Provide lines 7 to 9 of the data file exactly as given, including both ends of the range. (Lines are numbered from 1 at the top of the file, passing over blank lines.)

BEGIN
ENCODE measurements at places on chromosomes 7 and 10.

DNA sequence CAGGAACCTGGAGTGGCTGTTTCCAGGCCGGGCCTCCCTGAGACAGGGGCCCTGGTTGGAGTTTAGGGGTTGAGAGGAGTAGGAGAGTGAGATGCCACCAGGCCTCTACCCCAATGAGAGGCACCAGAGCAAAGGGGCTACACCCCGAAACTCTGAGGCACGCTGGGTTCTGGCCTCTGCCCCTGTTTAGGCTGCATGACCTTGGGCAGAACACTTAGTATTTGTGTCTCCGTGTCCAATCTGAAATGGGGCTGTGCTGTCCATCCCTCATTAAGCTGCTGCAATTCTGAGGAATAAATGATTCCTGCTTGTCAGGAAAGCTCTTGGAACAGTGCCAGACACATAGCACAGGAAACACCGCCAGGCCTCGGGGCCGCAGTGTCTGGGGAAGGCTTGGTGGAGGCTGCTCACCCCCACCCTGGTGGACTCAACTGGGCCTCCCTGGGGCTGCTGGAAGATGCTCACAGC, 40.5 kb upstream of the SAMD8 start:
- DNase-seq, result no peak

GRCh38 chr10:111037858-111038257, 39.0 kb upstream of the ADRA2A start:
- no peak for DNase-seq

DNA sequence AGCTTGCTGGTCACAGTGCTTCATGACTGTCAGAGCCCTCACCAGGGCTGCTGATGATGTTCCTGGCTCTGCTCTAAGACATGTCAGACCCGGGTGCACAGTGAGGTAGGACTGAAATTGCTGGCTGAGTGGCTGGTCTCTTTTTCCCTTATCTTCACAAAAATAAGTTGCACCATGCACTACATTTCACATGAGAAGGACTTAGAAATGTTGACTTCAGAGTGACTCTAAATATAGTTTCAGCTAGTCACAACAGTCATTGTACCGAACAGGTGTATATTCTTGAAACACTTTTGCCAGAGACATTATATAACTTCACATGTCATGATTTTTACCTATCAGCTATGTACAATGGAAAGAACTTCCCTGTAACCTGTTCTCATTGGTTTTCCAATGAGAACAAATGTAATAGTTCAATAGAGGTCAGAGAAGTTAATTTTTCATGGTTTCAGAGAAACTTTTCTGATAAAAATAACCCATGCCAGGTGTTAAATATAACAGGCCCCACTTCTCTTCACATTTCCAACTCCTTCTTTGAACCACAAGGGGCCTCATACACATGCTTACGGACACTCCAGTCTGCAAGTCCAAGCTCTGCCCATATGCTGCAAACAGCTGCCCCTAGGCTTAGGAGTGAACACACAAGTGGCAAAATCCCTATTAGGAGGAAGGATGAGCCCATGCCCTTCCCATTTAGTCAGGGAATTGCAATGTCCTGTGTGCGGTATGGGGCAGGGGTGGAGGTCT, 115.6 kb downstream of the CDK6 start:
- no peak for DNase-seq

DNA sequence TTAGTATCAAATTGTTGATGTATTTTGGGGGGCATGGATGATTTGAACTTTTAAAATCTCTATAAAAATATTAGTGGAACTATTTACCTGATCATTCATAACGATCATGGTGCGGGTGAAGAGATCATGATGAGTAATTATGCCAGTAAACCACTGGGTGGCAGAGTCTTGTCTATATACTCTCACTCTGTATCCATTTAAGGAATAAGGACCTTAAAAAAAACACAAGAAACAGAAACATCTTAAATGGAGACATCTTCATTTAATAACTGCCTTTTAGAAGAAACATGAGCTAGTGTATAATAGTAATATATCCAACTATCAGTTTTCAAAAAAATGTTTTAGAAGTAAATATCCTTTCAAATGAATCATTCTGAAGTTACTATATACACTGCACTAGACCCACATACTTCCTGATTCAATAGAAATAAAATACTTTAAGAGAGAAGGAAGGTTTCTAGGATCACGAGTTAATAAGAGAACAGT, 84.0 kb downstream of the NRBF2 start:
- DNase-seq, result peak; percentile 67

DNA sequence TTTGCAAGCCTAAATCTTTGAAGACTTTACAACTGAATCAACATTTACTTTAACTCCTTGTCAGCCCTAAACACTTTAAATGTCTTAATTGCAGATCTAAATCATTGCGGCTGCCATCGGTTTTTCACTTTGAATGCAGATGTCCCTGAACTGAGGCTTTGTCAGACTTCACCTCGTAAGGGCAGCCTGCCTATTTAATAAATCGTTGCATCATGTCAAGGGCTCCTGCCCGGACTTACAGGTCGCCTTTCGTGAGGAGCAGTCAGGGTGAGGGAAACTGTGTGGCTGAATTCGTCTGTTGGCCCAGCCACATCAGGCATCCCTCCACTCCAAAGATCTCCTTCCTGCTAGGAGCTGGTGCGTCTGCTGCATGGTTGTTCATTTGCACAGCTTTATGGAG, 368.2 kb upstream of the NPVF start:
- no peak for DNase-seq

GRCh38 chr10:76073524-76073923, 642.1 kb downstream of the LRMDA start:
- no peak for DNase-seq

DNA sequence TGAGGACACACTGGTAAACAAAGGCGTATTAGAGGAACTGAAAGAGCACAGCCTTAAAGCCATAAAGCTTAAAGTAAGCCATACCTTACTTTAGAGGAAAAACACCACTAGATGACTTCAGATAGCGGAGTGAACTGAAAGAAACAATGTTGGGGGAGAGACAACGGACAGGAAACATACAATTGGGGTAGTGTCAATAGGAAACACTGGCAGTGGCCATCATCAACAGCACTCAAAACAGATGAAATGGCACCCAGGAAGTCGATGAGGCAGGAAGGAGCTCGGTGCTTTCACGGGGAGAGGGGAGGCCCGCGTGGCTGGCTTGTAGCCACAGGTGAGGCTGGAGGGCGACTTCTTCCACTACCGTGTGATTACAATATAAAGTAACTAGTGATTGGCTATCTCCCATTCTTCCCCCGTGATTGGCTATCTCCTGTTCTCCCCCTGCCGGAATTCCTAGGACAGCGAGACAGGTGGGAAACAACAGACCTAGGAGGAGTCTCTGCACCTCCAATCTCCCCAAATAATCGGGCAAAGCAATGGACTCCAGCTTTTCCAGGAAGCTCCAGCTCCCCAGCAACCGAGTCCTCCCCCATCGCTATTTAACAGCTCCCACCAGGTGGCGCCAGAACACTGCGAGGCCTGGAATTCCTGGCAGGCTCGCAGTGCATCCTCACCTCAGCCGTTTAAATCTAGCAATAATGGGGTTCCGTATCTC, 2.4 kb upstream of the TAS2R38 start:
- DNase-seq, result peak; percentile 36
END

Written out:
- no peak for DNase-seq

DNA sequence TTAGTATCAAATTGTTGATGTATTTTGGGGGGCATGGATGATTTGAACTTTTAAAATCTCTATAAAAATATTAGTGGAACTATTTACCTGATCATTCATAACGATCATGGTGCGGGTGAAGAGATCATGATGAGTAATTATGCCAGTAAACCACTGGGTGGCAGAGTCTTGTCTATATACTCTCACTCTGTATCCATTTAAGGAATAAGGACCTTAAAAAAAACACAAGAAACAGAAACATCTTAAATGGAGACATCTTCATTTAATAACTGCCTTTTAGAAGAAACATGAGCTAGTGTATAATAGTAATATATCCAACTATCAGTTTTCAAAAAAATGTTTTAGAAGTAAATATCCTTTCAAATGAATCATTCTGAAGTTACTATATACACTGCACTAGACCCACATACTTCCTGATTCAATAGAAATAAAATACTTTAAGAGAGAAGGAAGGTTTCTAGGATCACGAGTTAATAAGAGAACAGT, 84.0 kb downstream of the NRBF2 start:
- DNase-seq, result peak; percentile 67